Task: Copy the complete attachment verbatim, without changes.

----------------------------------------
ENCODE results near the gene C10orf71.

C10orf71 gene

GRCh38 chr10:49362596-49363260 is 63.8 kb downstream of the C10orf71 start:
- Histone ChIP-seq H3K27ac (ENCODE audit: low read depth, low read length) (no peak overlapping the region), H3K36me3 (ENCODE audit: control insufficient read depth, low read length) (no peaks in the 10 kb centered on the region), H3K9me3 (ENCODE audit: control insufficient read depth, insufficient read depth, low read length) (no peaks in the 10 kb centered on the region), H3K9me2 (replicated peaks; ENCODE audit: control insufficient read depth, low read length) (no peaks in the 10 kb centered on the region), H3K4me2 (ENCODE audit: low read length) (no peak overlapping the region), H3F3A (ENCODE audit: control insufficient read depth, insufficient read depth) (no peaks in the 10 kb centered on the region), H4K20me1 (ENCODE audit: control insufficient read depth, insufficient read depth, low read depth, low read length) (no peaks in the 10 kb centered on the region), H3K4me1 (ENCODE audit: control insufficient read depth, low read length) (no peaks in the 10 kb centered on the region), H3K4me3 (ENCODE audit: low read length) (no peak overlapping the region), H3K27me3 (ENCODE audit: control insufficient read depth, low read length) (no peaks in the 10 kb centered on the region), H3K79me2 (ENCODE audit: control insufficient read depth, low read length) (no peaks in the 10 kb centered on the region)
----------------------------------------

ENCODE results near the gene C10orf71.

C10orf71 gene

GRCh38 chr10:49362596-49363260 is 63.8 kb downstream of the C10orf71 start:
- Histone ChIP-seq H3K27ac (ENCODE audit: low read depth, low read length) (no peak overlapping the region), H3K36me3 (ENCODE audit: control insufficient read depth, low read length) (no peaks in the 10 kb centered on the region), H3K9me3 (ENCODE audit: control insufficient read depth, insufficient read depth, low read length) (no peaks in the 10 kb centered on the region), H3K9me2 (replicated peaks; ENCODE audit: control insufficient read depth, low read length) (no peaks in the 10 kb centered on the region), H3K4me2 (ENCODE audit: low read length) (no peak overlapping the region), H3F3A (ENCODE audit: control insufficient read depth, insufficient read depth) (no peaks in the 10 kb centered on the region), H4K20me1 (ENCODE audit: control insufficient read depth, insufficient read depth, low read depth, low read length) (no peaks in the 10 kb centered on the region), H3K4me1 (ENCODE audit: control insufficient read depth, low read length) (no peaks in the 10 kb centered on the region), H3K4me3 (ENCODE audit: low read length) (no peak overlapping the region), H3K27me3 (ENCODE audit: control insufficient read depth, low read length) (no peaks in the 10 kb centered on the region), H3K79me2 (ENCODE audit: control insufficient read depth, low read length) (no peaks in the 10 kb centered on the region)